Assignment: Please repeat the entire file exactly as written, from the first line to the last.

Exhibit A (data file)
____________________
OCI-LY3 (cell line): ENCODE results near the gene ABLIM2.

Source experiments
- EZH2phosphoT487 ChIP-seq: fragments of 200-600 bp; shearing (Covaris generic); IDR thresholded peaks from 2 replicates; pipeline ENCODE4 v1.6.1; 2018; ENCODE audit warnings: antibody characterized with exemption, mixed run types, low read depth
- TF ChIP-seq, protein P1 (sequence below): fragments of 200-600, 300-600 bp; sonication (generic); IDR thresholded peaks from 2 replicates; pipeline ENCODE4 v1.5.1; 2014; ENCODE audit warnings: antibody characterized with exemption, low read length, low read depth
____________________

OCI-LY3 (cell line): ENCODE results near the gene ABLIM2.

Source experiments
- EZH2phosphoT487 ChIP-seq: fragments of 200-600 bp; shearing (Covaris generic); IDR thresholded peaks from 2 replicates; pipeline ENCODE4 v1.6.1; 2018; ENCODE audit warnings: antibody characterized with exemption, mixed run types, low read depth
- TF ChIP-seq, protein P1 (sequence below): fragments of 200-600, 300-600 bp; sonication (generic); IDR thresholded peaks from 2 replicates; pipeline ENCODE4 v1.5.1; 2014; ENCODE audit warnings: antibody characterized with exemption, low read length, low read depth